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Epic Games to Pay Record $520 Million to Settle FTC Charges Over Child Privacy and Player Manipulation

The Federal Trade Commission has accused the leading video game developer of manipulating young players into unintentional purchases, illegally collecting personal information of kids under the age of 13, and endangering children by connecting them with strangers in its hugely successful ‘Fortnight’ game.

Mess with the kids, get the fine. Epic Games, creator of child-oriented video games such as Fortnite, Rocket League, and Fall Guys, has been accused by the Federal Trade Commission of manipulating players. This manipulation, also called “dark patterns,” allegedly tricks players, whom are predominantly children, into making unintentional purchases. The F.T.C. also accuses Epic of illegally collecting personal information of minors and putting them in danger by connecting them with strangers over the internet.

Epic swiftly agreed to pay $520 million in fines and refunds, setting a record-breaking precedent for other gaming companies that may think of employing the same practices. The F.T.C. crackdown comes after chairperson Lina M. Khan pledged to act more assertively towards the tech industry, especially in terms of mental health, safety, and privacy risks. Earlier this month, the agency filed a lawsuit to block Microsoft’s $69 billion acquisition of Activision Blizzard to prevent further monopolization.

“Protecting the public, and especially children, from online privacy invasions and dark patterns is a top priority for the commission,” Ms. Khan said in a statement on Monday about the Fortnite case. “These enforcement actions make clear to businesses that the F.T.C. is cracking down on these unlawful practices.”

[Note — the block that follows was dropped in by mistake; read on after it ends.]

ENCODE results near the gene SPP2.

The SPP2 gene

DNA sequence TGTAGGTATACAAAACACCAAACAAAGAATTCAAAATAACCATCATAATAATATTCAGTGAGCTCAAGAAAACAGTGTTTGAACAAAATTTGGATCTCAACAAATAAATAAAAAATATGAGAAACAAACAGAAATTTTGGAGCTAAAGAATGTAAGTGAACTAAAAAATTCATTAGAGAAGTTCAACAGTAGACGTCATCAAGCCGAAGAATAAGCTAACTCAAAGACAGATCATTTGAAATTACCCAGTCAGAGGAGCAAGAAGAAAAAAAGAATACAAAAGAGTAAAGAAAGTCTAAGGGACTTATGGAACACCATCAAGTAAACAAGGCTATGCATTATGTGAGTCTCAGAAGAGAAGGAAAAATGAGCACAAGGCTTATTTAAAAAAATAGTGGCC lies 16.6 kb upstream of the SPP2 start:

Epic will pay $275 million for the alleged violation of Children’s Online Privacy Protection Act, for the collection of personal information from children under 13 without verifiable consent from a parent or guardian. In addition, $245 million will be refunded to consumers for manipulative market tactics that encouraged purchases. Both sums dwarf previous benchmarks for similar crimes. Unsurprisingly, no specific fine was drawn for endangering young players by connecting them with strangers, as many games currently allow this feature on online multiplayer modes.

Despite Epic’s hefty settlement agreement, a statement from the developer claims, “the practices referenced in the F.T.C.’s complaints are not how Fortnite operates,” adding in a separate statement, “No developer creates a game with the intention of ending up here. We accepted this agreement because we want Epic to be at the forefront of consumer protection and provide the best experience for our players.”

Laurén Alexa's picture

Cybersecurity specialist by day, investigative journalist by night.